The nymphaeum (dating from the first half of the first century AD) was originally discovered in 1959 when Professor Lamboglia, founder of the centre for underwater archaeology, initiated a study on board the ship Daino to determine the morphology of a complete architectonic discovery at the base of Epitaffio Point.

Ten years later two marble statues were discovered still standing in the apse of a rectangular building. They have been acknowledged as being Homeric personifications showing the scene of the intoxication of Polyphemus as viewed by Odysseus and his companions; Odysseus offering a wine goblet to the cyclops.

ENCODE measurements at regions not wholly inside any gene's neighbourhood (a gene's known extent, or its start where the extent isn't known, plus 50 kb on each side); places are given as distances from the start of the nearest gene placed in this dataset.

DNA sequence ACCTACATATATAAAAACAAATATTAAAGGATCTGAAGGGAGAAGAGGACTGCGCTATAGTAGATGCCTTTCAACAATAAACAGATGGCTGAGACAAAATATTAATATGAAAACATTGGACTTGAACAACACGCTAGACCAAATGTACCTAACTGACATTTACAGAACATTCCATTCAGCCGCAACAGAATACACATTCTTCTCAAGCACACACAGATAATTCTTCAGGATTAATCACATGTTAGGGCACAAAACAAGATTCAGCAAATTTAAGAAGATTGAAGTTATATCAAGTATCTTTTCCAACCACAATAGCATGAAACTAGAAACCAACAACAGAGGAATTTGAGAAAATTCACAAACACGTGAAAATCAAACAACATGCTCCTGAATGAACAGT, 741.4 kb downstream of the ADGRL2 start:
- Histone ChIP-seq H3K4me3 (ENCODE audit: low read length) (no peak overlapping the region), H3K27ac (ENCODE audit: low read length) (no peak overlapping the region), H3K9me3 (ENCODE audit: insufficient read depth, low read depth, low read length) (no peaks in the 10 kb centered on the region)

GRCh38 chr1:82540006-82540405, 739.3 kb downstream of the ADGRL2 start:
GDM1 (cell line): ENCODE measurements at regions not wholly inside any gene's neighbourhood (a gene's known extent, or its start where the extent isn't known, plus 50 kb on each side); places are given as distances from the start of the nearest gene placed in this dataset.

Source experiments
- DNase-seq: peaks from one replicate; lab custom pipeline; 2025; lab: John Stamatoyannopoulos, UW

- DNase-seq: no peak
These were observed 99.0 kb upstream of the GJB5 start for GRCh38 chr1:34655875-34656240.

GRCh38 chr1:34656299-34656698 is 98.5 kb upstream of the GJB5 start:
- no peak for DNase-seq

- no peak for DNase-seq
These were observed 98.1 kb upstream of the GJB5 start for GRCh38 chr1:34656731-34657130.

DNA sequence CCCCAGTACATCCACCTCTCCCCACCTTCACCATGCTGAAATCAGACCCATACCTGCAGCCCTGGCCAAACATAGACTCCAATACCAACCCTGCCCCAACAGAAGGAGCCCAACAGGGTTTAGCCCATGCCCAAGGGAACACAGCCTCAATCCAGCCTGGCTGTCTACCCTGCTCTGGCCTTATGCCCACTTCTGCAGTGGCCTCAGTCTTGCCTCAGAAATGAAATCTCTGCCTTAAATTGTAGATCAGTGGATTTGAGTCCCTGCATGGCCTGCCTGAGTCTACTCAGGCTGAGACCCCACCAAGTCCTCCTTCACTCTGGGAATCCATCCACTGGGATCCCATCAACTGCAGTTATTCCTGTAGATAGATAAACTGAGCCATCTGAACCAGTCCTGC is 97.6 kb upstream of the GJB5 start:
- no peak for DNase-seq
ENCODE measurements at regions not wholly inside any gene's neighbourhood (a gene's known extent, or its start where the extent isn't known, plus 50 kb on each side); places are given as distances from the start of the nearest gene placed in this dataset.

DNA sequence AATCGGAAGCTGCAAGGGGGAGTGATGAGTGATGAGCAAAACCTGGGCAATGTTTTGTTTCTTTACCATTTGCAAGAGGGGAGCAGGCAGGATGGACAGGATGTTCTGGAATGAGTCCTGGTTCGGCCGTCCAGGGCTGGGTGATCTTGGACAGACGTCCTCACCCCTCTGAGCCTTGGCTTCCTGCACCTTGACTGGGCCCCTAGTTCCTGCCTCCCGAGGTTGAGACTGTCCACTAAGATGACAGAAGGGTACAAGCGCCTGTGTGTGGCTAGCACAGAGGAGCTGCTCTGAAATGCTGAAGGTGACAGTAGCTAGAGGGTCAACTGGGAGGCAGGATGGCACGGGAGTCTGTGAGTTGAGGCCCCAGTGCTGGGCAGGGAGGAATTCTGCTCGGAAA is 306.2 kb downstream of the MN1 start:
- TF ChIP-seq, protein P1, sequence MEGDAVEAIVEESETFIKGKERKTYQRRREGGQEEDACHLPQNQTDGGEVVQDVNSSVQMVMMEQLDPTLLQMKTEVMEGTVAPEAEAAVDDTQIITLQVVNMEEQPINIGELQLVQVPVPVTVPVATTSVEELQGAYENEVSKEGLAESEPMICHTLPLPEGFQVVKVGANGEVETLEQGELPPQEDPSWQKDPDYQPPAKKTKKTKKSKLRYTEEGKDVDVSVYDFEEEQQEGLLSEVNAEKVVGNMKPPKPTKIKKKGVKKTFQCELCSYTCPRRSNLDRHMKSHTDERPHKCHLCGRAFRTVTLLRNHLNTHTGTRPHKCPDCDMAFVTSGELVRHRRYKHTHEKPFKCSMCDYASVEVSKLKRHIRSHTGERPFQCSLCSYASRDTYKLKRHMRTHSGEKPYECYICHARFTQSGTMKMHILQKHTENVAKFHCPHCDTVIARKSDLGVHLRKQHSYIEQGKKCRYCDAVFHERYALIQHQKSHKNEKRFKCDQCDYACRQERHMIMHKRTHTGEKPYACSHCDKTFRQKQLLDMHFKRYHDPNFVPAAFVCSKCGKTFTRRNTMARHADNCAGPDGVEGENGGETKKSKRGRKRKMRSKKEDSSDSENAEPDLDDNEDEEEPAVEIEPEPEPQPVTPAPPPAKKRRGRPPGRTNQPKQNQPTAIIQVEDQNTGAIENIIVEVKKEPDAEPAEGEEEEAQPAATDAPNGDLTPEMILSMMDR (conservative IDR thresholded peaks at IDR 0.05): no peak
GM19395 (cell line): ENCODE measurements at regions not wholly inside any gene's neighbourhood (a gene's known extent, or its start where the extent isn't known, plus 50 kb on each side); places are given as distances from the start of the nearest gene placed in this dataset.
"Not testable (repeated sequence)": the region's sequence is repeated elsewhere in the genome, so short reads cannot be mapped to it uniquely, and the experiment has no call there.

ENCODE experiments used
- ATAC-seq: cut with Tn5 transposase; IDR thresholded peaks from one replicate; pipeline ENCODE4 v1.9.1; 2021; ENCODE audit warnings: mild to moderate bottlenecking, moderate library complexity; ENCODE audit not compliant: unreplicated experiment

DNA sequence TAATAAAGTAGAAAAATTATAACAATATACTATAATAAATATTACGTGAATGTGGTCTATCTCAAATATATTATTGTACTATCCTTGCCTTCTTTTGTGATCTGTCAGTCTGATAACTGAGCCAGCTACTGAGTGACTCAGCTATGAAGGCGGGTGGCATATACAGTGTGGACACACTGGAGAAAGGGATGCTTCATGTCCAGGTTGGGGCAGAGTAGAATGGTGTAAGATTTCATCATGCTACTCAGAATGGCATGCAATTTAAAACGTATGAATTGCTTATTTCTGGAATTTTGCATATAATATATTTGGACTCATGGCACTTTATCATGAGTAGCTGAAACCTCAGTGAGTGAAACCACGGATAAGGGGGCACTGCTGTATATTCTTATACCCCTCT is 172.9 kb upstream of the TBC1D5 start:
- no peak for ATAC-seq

Of five further statues the most beautiful and least damaged is of Dionysus when he was young. Another has been identified as being Antonia Minor, the mother of Tiberius Claudius Caesar Augustus Germanicus - indeed, it appeared to be a gallery of sorts within the imperial residence depicting the Claudian dynasty. This, combined with the architecture of the room and the presence of plumbing to control the flow of water allow the ruins to be identified as a luxurious nymphaeum.

There is also a permanent exhibition of the nymphaeum in the Pincer Tower of the Aragonese castle in Baia.